New Jersey residents don't fare so well on a new well-being index, but at least we have plenty of company.

In the annual Gallup-Sharecare survey released Tuesday, not one state improved their score that measures how residents feel about and experience their daily lives. Twenty-one states, including New Jersey, saw their index scores drop, creating the largest nationwide year-over-year decline in the 10-year history of the survey.

With a score of 61.5 out of 100 — down from 62.5 a year prior — New Jersey's well-being ranked 28th among the states. The study was broken down into five key elements of well-being: purpose, social, financial, community and physical.

New Jersey's best showing came in the category of physical well-being. We ranked 11th nationwide, despite one of the lowest percentages (41 percent) of adults who exercise 30-plus minutes per day, three days per week. At 14 percent, the Garden State boasted the fourth-best smoking rate among adults.

According to Dan Witters, research director for the index, the category of purpose well-being "tosses sand in New Jersey's gears." We ranked 34th in the nation.

"If you're in the back of the pack, bottom third, in purpose well-being, that makes it hard for you to break loose and get up higher in the rankings," Witters said.

The category analyzes whether residents enjoy what they do each day and are motivated to achieve their goals.

In the survey, 55 percent of New Jersey adults said they have a leader in their life that makes them enthusiastic about the future. Only eight states saw a lower percentage.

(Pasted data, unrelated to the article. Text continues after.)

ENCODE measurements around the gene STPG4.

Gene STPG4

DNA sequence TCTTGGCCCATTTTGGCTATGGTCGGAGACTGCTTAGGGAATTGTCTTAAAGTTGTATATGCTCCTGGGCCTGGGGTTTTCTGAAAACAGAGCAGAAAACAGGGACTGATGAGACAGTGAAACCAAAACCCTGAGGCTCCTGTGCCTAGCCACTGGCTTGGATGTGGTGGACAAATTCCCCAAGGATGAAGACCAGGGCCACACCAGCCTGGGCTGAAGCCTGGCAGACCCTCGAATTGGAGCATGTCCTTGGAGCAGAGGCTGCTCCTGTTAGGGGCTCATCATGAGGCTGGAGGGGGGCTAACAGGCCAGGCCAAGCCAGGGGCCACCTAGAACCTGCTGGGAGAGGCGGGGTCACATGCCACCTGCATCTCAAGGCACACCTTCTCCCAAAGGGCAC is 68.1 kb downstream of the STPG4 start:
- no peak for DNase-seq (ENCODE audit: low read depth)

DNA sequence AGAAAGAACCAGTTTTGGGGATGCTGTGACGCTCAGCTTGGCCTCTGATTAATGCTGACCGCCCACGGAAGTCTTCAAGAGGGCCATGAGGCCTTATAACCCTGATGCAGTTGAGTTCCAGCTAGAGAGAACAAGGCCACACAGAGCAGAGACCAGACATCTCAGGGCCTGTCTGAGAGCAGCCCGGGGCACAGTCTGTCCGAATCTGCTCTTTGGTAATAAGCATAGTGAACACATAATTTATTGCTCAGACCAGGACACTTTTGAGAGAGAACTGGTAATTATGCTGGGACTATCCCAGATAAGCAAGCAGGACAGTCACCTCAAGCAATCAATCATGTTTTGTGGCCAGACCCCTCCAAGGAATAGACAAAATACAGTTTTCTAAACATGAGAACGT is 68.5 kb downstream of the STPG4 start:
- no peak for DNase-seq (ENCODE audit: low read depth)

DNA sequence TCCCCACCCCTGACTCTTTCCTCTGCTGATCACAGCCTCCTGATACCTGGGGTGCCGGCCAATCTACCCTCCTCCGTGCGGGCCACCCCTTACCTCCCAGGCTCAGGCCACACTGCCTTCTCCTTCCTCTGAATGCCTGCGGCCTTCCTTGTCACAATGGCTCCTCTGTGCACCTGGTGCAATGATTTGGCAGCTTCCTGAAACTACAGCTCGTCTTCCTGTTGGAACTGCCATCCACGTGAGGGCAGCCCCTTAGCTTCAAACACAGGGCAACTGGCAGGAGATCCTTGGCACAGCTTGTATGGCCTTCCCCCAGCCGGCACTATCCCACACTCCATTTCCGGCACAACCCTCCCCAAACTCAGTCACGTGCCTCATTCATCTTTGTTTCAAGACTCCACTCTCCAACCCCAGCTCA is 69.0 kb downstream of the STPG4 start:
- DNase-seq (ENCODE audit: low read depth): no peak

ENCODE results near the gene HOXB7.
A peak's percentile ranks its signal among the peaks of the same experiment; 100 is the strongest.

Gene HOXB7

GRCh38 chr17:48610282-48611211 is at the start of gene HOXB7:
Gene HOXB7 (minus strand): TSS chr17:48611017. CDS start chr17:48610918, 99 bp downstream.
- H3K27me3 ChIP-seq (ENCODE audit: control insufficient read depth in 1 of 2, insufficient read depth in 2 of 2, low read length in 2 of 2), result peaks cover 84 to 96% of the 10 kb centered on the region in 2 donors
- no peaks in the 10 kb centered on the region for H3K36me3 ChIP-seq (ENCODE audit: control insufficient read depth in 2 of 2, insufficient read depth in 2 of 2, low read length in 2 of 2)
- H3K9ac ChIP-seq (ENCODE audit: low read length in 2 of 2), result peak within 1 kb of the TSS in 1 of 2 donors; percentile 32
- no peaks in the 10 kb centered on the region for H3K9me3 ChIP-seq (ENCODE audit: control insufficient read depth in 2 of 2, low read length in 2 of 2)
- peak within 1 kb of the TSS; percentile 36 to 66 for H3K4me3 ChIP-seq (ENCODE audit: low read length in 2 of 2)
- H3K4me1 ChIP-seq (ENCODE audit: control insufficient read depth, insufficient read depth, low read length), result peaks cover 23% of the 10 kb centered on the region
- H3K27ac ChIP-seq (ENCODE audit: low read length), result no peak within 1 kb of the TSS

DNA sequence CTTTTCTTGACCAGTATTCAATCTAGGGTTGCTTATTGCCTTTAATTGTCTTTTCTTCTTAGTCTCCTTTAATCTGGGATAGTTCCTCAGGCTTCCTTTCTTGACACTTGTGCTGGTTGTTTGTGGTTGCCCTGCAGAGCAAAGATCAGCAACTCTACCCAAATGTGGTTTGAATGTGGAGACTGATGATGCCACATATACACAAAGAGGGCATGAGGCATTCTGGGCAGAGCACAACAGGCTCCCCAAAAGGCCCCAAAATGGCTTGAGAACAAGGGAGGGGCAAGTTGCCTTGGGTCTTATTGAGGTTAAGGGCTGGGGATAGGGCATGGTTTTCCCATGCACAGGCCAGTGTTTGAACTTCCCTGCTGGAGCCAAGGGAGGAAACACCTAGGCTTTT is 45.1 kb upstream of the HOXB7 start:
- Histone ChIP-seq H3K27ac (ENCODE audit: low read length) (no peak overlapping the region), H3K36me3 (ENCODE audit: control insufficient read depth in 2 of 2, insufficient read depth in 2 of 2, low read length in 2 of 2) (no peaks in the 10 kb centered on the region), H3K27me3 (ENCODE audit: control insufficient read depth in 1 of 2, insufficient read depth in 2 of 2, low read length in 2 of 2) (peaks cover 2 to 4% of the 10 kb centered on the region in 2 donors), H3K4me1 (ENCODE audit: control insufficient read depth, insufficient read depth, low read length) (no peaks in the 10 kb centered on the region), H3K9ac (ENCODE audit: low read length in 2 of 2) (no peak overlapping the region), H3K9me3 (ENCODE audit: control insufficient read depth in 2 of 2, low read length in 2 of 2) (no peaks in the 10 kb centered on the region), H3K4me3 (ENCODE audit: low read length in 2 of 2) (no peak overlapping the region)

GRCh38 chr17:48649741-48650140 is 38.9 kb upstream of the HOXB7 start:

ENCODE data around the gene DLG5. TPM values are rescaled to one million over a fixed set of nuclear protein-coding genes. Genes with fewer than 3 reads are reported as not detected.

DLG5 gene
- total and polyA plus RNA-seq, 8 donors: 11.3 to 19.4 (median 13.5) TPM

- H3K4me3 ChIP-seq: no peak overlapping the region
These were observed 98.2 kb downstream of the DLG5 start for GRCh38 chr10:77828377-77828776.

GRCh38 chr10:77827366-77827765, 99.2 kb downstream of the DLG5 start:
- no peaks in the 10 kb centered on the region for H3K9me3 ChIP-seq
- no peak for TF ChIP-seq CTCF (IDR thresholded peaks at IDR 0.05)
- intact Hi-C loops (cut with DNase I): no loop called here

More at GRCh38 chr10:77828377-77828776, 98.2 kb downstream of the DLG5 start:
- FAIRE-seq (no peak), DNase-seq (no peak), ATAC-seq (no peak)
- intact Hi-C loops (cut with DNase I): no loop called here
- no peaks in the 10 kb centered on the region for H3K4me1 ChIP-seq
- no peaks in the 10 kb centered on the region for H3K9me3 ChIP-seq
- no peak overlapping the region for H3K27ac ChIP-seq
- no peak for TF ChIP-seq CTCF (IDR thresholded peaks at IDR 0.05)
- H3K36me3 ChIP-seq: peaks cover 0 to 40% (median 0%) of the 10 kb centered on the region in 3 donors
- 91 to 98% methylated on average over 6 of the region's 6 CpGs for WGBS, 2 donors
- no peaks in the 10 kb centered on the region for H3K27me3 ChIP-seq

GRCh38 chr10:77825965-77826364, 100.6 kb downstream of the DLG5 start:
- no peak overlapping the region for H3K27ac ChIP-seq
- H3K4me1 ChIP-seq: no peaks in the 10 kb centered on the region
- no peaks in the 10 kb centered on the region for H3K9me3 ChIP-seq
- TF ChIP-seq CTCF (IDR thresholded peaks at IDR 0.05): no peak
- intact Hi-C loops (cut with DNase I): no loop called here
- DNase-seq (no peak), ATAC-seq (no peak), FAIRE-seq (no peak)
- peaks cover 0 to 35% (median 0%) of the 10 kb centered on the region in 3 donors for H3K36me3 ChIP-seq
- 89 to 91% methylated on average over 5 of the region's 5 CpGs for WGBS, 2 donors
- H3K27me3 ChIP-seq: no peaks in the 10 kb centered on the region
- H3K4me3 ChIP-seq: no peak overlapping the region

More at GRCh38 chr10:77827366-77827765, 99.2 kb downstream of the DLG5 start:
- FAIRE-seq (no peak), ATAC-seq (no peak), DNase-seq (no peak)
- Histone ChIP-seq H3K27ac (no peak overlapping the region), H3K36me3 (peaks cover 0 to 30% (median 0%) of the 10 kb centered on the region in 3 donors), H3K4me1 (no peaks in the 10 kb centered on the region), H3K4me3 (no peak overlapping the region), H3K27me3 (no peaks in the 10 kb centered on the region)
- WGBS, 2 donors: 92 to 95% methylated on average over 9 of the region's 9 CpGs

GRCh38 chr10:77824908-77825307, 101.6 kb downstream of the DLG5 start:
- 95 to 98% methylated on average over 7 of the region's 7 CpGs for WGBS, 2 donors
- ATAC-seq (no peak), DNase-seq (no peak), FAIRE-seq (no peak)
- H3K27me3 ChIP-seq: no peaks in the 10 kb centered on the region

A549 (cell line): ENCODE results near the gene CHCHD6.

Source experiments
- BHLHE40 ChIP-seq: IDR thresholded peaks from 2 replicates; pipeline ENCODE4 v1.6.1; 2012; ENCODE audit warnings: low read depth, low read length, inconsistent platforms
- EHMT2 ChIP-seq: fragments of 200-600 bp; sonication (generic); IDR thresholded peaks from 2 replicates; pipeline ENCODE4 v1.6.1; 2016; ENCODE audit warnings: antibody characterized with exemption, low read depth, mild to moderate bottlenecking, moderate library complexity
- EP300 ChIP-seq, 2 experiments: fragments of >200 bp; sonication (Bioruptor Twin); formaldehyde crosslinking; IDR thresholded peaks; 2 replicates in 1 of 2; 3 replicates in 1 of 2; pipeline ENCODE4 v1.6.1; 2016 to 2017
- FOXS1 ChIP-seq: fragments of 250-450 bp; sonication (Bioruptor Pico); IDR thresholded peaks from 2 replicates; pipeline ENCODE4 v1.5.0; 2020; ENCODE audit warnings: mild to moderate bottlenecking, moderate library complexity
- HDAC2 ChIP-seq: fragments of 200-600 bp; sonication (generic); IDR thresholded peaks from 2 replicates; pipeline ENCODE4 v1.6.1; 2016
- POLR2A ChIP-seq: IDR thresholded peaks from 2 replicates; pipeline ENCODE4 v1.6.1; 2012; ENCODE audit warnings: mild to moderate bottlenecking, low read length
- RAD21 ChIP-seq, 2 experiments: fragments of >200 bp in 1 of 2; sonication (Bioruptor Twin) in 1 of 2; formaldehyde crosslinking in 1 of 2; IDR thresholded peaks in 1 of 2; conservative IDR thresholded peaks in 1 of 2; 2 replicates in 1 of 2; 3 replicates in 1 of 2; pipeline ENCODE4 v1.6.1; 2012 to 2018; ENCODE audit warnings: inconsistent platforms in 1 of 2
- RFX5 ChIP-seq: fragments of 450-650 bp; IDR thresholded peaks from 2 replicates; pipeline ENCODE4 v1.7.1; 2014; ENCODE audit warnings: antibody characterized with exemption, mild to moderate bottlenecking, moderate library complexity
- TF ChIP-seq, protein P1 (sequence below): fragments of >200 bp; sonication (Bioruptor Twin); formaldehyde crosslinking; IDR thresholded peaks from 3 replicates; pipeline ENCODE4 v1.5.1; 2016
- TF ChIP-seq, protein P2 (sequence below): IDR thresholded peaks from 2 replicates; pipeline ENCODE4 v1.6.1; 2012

The fourth-worst showing in the nation, 50 percent of New Jerseyans said they've reached most of their personal goals in the last 12 months.

Gallup-Shareways spoke with nearly 4,000 New Jersey adults.

Thirty-four percent said they experience "significant daily worry" — the fifth-worst percentage countrywide.

The Garden State ranked 22nd among the states in the social category, 27th in financial, and 35th in community.

Noting that oral health has a surprisingly strong link to well-being, Witters said New Jersey outperformed the nation for the percentage of adults who go to the dentist every 12 months. Compared to 65 percent on a national level, three-quarters of New Jersey adults visit the dentist yearly.

"People who get to the dentist frequently are just more likely to evaluate their lives higher in general," Witters said. "It's a good psychological trigger — you take care of your teeth, you're taking care of your life."

Down from 62.1 the year prior, the national well-being index score was 61.5 in 2017. South Dakota posted the highest score; West Viriginia posted the lowest.

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